When a couple takes the traditional marriage vows, they acknowledge three essentials parts to the relationship of marriage.
Marriage is a relationship of extraordinary care (I promise to love, comfort, honor, and cherish), sexually exclusivity (forsaking all others), and permanency (as long as you both shall live) between a man (to be your husband) and a woman (to be your wife).
1. Extraordinary Care
In the vows, a couple of promise to “love, comfort, honor, and keep” each other in any of life’s circumstances: “in joy and in sorrow, in plenty and in want, in sickness and in health.” Couples making this promise don’t intend to care for each other only when times are good. They promise to care for each other when times are bad as well. And if, at the time of the wedding, one of them refused to make that promise, few would be willing to go through with the ceremony.
2. Sexual Exclusivity
When a couple marry, they promise to “forsake all others” and be “faithful” to each other—sexually. Faithfulness in marriage is so fundamental to the marriage agreement that when the vow is broken, most marriages go into a free fall. Infidelity ranks as one of the most painful experiences of a betrayed spouse’s life. Anyone who knew at the time of their wedding that their spouse would eventually have an affair would refuse to marry that person. It’s that important to remain faithful.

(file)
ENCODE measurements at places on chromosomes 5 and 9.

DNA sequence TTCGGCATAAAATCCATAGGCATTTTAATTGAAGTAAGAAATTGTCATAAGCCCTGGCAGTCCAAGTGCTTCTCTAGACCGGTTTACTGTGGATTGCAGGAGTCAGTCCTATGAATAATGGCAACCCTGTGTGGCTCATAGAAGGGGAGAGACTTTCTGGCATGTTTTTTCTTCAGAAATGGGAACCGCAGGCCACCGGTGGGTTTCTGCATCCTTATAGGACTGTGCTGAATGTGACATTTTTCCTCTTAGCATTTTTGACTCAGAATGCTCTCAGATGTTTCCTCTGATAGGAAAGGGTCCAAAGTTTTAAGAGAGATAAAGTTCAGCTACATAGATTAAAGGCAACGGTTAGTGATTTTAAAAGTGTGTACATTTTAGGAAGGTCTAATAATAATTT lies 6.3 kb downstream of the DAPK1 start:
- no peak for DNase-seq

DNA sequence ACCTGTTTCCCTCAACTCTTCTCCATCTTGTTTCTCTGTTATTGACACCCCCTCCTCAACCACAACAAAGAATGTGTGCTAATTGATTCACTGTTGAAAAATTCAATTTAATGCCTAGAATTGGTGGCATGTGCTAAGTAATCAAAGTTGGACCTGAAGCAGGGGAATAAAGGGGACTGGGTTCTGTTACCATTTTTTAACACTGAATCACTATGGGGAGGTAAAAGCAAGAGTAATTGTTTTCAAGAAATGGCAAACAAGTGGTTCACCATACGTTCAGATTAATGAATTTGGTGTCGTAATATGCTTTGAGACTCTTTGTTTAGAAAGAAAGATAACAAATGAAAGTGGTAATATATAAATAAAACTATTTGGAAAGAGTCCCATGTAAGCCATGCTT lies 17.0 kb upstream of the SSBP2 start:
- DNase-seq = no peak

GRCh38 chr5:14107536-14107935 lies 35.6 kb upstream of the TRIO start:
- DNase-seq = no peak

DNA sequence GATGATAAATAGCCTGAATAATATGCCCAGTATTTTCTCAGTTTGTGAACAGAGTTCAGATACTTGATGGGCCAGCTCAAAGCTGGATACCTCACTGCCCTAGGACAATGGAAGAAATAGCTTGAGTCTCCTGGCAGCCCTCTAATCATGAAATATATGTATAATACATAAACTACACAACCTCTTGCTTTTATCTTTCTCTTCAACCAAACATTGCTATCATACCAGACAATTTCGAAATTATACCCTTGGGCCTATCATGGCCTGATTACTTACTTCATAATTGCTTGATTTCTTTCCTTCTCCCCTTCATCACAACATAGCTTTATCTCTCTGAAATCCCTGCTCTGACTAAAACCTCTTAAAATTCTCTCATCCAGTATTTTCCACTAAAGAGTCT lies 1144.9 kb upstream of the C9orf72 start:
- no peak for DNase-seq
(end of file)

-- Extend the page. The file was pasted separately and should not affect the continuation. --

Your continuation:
Affairs do not harm just marriages—they also harm children. A child also feels betrayed by a parent who cheats and then lies about it. Can you think of a worse example to a developing child than an unfaithful father or mother?
A couple who marry promise to remain together “as long as we both shall live,” and that promise is essential to marriage for a host of reasons. The most important reason is that stability and continuity are required for raising children successfully. If a couple were told on the day of their wedding that they would divorce when their children were young and needed them the most, they would stop the ceremony. Even if a couple knew they could only avoid divorce until their children became adults, I’m not sure they would agree to be married. That’s because marriage creates interdependence — both spouses come to need each other in order to thrive. A divorce at any stage of life rips them apart, damaging both of them.